I graduated in the spring of 1969. There was no lottery at that time. In the summer of that year I was instructed by my draft board to go to Kansas City for the physical. I can’t remember if we were bused over or took the train, but the induction center was near
Union Station. I didn’t want to go to Vietnam as I was very much against the war. If I passed the physical, I knew I’d have to make a decision to go to prison or Canada.

For three days before the physical I ate only one hard boiled egg a day and also went running. I got my weight down to around 117 (I’m 5′ 9"). I had had a bad back in high school and had a doctor’s letter about that. Also, my eyesight is very myopic, but the regulations as I read them weren’t clear if it was bad enough to reject me.

At the end of the exam with about 200 other young men, I and two others were called to the sergeant in front of everyone. When I stepped up to him he leaned over from his desk and asked me: "Son, are you on anything? Your urinalysis is all screwed up." "No, sir," I said. Another sergeant said: "We ought to send an ambulance for you." I replied "Yes, sir". In the end I got the desired rejection and IV-F status.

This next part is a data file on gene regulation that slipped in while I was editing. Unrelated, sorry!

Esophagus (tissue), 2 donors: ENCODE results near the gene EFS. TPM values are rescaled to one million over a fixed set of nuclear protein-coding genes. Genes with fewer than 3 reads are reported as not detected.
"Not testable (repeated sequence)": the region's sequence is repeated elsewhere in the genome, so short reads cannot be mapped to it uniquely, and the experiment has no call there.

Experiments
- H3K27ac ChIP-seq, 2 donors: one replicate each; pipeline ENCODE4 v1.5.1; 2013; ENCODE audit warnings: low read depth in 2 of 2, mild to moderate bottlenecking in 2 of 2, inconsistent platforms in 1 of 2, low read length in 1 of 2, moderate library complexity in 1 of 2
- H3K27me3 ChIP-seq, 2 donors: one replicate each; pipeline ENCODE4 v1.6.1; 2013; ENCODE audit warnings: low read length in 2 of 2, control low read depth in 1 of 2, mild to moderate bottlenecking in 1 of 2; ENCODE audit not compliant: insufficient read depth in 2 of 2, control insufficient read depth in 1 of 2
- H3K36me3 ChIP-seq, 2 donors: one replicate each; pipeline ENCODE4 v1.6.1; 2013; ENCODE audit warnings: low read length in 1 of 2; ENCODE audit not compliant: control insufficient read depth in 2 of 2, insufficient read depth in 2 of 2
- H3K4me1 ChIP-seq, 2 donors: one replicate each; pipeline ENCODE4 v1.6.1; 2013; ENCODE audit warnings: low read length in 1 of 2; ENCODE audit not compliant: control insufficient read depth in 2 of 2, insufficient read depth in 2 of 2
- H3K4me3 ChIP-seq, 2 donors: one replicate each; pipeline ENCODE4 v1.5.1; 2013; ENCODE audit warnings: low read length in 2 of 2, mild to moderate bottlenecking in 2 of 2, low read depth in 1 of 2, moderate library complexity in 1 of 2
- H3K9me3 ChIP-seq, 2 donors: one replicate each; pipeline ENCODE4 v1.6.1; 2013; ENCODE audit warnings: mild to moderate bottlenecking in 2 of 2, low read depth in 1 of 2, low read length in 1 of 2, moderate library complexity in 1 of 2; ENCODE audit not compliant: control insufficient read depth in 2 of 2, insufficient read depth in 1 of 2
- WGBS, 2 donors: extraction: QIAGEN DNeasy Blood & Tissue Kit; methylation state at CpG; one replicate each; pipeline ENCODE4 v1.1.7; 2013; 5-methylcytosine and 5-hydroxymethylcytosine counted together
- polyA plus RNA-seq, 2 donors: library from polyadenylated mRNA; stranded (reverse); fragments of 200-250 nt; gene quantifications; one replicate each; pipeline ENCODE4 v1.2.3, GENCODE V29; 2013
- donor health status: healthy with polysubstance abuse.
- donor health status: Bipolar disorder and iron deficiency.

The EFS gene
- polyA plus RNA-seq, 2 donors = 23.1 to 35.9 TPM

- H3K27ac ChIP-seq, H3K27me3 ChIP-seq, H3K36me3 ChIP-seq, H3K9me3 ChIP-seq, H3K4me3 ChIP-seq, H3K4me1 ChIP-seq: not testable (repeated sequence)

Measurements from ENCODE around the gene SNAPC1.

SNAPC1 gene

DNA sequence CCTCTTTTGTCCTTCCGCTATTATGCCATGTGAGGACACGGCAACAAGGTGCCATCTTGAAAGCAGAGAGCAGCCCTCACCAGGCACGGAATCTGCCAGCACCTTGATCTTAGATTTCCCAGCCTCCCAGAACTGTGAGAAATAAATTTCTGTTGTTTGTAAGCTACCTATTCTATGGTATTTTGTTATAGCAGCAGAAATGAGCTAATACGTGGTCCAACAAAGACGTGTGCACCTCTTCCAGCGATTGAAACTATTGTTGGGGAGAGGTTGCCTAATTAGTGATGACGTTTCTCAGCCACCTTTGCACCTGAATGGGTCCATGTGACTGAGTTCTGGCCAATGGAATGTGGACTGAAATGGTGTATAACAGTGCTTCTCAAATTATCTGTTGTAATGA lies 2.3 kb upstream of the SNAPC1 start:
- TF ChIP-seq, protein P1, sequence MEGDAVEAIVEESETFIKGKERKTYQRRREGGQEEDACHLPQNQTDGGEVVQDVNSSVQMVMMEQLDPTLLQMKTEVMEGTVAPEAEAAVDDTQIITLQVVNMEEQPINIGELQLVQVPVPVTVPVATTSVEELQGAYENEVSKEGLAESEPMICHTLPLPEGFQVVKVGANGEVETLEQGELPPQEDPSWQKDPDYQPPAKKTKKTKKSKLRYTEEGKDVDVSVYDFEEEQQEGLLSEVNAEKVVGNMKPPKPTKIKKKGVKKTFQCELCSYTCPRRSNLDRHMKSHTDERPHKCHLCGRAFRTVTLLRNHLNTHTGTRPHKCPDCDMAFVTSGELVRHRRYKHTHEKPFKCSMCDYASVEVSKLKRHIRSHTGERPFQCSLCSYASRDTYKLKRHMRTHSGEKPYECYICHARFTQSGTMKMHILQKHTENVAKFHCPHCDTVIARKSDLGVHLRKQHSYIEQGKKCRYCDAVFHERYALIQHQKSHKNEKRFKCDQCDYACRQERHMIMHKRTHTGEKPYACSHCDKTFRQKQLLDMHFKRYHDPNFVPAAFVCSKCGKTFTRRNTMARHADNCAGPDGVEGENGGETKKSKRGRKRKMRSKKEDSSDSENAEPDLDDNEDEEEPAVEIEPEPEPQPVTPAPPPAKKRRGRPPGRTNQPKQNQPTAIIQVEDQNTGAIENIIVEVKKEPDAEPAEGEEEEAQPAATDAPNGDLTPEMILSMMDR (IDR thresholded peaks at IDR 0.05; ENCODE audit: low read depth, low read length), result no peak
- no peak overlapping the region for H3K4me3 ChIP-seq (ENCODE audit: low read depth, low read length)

I was starving. I walked out of the induction center to look for a place to eat and found a Town Topic nearby and had two cheeseburgers and a chocolate malt. Still the best meal of my life, and I have never felt so free.

By the way, I’m an author and one of my books, "Then and Now: The Harmony of the Instantaneous All" is set in Lawrence, Kansas at KU during that turbulent spring of 1970. It’s a fictional account but with a lot of real events within it. I hope you might check it out: http://amzn.to/19Uitq4